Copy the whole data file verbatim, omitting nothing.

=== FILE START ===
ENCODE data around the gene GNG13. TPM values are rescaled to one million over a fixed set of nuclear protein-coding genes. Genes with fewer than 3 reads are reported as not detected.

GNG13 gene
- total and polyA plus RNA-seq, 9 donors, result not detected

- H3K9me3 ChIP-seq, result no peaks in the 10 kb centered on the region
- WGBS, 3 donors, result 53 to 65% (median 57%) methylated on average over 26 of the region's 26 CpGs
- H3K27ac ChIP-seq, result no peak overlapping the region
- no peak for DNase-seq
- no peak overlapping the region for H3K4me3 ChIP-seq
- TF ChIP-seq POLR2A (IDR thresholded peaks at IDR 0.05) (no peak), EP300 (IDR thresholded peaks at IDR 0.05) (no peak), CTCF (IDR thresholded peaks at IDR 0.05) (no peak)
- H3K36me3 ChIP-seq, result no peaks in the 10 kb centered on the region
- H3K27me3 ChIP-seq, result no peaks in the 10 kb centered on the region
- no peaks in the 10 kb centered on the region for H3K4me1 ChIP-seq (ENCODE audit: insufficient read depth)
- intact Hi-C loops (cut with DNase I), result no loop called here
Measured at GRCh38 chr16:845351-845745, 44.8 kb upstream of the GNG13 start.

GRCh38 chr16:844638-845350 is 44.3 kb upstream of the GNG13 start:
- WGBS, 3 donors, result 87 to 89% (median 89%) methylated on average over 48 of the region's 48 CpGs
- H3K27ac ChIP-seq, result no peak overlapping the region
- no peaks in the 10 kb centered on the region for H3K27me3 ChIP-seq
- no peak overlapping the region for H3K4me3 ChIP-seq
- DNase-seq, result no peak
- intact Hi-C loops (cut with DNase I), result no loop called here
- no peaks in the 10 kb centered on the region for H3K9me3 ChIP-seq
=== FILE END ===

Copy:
ENCODE data around the gene GNG13. TPM values are rescaled to one million over a fixed set of nuclear protein-coding genes. Genes with fewer than 3 reads are reported as not detected.

GNG13 gene
- total and polyA plus RNA-seq, 9 donors, result not detected

- H3K9me3 ChIP-seq, result no peaks in the 10 kb centered on the region
- WGBS, 3 donors, result 53 to 65% (median 57%) methylated on average over 26 of the region's 26 CpGs
- H3K27ac ChIP-seq, result no peak overlapping the region
- no peak for DNase-seq
- no peak overlapping the region for H3K4me3 ChIP-seq
- TF ChIP-seq POLR2A (IDR thresholded peaks at IDR 0.05) (no peak), EP300 (IDR thresholded peaks at IDR 0.05) (no peak), CTCF (IDR thresholded peaks at IDR 0.05) (no peak)
- H3K36me3 ChIP-seq, result no peaks in the 10 kb centered on the region
- H3K27me3 ChIP-seq, result no peaks in the 10 kb centered on the region
- no peaks in the 10 kb centered on the region for H3K4me1 ChIP-seq (ENCODE audit: insufficient read depth)
- intact Hi-C loops (cut with DNase I), result no loop called here
Measured at GRCh38 chr16:845351-845745, 44.8 kb upstream of the GNG13 start.

GRCh38 chr16:844638-845350 is 44.3 kb upstream of the GNG13 start:
- WGBS, 3 donors, result 87 to 89% (median 89%) methylated on average over 48 of the region's 48 CpGs
- H3K27ac ChIP-seq, result no peak overlapping the region
- no peaks in the 10 kb centered on the region for H3K27me3 ChIP-seq
- no peak overlapping the region for H3K4me3 ChIP-seq
- DNase-seq, result no peak
- intact Hi-C loops (cut with DNase I), result no loop called here
- no peaks in the 10 kb centered on the region for H3K9me3 ChIP-seq